Thanks to Thet Htar Thuzar, badminton (a long forgotten sport in Myanmar) is regaining the public attention it deserves. Nay Thiha e-interviewed the young champion about her journey and goals.
While we were exchanging emails for the interview, Thet Htar was in Malaysia to train for the 2019 Southeast Asian Games in the Philippines.
“December is quite an eventful month. Besides the SEA Games, I have to participate in local tournaments. I have also registered for the tournaments in Malaysia, Indonesia and Thailand in January. But I’m not sure I will play in all of them,” says the 20-year-old.
All of these efforts will come to fruition at the 2020 Tokyo Olympics. As of 27th December 2019, Thet Htar stands at 62 and 28 respectively on the Badminton World Federation and the 2020 Olympics’ rankings.
“They select the players for the Olympics in April. So, I will be competing in tournaments overseas throughout these months.”
Badminton is always on the cards for Thet Htar since she was born to parents who are both badminton players. She first picked up the racket when she was seven years old.
Thet Htar was raised briefly in Thailand since her father was serving as a coach there. She juggled sports and studies in Thailand and won third prize in her first competition at the age of seven.
Then she came back to Myanmar with her family in 2010 and trained more enthusiastically while handling her academic studies. Shortly after her return to the motherland, she was selected to represent Yangon Region in the Regions and States Tournament and won the best player award.
Then, she started competing in open tournaments and was enlisted in the national team. She was only 11 when she participated in the 2011 SEA Games. Although she did not emerge victorious at her international debut, Thet Htar had now fallen in love with the taste of competition.
“Every tournament is a challenge,” she says. “To best the opponents and come out victorious is an exhilarating experience.”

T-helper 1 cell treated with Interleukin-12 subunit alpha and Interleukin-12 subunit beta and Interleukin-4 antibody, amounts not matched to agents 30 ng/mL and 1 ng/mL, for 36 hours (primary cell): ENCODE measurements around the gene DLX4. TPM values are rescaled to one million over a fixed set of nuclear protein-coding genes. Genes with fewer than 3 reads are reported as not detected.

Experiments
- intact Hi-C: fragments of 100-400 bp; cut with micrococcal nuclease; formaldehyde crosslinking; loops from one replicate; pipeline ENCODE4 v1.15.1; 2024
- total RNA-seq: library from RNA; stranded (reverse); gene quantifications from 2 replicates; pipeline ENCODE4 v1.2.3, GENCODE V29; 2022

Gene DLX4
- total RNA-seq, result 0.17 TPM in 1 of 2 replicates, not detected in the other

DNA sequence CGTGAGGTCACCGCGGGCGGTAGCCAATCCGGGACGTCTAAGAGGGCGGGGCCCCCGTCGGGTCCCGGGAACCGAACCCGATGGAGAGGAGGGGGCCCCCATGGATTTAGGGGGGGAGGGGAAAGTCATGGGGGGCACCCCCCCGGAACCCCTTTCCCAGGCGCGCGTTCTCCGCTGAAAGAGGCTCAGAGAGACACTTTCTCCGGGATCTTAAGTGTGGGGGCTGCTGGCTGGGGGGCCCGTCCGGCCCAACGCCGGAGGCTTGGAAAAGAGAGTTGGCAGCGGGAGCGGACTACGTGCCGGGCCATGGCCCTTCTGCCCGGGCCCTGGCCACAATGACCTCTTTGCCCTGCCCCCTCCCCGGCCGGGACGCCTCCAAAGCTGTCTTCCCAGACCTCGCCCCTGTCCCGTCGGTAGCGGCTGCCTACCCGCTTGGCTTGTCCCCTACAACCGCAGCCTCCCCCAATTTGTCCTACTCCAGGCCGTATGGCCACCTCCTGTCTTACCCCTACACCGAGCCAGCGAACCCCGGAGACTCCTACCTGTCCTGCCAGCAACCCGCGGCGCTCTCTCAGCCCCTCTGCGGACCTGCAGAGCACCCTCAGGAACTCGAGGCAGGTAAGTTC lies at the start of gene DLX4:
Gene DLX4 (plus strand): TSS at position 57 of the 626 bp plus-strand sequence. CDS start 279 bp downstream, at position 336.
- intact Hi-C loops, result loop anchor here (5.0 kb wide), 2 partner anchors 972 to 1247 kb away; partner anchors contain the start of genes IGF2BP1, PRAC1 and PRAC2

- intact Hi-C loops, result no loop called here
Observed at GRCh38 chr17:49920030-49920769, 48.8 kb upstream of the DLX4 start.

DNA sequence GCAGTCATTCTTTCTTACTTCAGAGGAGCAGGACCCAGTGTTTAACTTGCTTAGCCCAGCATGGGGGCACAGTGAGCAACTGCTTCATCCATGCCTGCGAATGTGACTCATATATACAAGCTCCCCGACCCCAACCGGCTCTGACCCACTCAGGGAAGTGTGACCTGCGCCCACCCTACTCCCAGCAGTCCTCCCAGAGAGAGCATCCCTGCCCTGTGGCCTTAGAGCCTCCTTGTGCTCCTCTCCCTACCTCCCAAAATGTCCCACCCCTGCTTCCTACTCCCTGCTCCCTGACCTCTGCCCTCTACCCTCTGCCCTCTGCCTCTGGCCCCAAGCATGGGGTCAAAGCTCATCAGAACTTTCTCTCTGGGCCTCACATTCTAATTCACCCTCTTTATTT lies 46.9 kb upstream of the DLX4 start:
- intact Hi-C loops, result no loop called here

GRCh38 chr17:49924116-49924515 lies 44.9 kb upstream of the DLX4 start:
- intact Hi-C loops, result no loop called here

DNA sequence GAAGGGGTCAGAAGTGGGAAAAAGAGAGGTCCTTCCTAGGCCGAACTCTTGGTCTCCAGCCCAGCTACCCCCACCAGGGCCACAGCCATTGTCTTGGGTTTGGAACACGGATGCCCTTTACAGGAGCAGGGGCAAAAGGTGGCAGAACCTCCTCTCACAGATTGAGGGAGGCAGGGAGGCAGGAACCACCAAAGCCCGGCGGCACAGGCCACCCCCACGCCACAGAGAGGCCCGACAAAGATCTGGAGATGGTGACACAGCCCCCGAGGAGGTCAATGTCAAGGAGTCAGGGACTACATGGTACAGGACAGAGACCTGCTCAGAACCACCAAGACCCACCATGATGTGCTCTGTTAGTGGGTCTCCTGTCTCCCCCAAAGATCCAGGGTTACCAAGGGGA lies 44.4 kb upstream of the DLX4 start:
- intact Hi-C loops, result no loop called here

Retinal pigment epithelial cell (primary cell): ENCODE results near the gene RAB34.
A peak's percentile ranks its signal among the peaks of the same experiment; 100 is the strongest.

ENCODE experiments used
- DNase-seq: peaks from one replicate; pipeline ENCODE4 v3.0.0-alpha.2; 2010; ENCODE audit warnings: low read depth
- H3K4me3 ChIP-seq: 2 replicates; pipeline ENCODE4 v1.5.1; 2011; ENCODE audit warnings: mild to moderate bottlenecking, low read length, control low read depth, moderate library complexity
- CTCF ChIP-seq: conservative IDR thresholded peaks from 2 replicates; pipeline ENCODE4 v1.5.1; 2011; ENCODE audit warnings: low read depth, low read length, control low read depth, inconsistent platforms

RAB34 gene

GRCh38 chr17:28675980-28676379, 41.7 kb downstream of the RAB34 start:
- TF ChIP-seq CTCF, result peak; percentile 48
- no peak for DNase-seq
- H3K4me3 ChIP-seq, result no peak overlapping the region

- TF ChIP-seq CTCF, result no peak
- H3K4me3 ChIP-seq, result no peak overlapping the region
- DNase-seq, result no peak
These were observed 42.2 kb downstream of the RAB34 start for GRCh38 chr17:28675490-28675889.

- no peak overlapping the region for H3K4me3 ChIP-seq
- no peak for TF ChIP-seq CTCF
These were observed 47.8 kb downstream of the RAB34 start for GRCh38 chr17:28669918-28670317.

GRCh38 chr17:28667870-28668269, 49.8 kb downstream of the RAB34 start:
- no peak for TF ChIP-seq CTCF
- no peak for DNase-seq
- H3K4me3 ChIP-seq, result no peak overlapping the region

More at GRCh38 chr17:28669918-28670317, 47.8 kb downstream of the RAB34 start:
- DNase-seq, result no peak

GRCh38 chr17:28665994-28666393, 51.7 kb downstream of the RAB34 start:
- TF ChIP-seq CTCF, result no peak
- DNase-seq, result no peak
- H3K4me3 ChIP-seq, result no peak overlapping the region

To train her for the Malaysia SEA Games in 2017, the country hired a foreign coach who urged her to join more international tournaments to gain experience and improve her global rank.
After that, she began joining international tournaments. She lost in her overseas competition in Laos, but emerged third in her second foreign tournament in Nepal.
Thet Htar understands the importance of learning. She watches the world champions training on YouTube and takes note.
When asked about her ideal diet, she did not mention anything special.
“I have to watch my weight and avoid fat. I do my training regularly to stay fit, so I don’t have to be too strict about my diet.”
Badminton did not enjoy much support from the State. Regarding the government endorsement, she says: “There were no government sponsorships in the early days of my participation in international tournaments. But this has changed since the government now rewards the players based on their achievements at the global levels. I also receive some support from corporations.”
In pursuit of Olympic dreams, she has travelled as far away as Africa to compete in international tournaments. The most remarkable moment in her career was last year’s competition in Egypt where she won her first overseas title.
So far, she has won seven titles and three runner-ups and is the best hope for local badminton to shine at the Olympics.
When asked about her retirement plan, she replies: “I will be a businesswoman. Even now I’m selling Victor-branded badminton equipment from Thailand. I will extend to other fields of business when I’m retired.”
At the 2019 SEA Games, she was bested by her opponent Ruselli Hurtawan from Indonesia. But it hardly disheartens her. She is currently taking part in the Asia Olympic Project, which is a year-end regional training programme being held in Kuala Lumpur, Malaysia.
It is continuous efforts that can ensure one’s success and Thet Htar still has a lot of fight in her.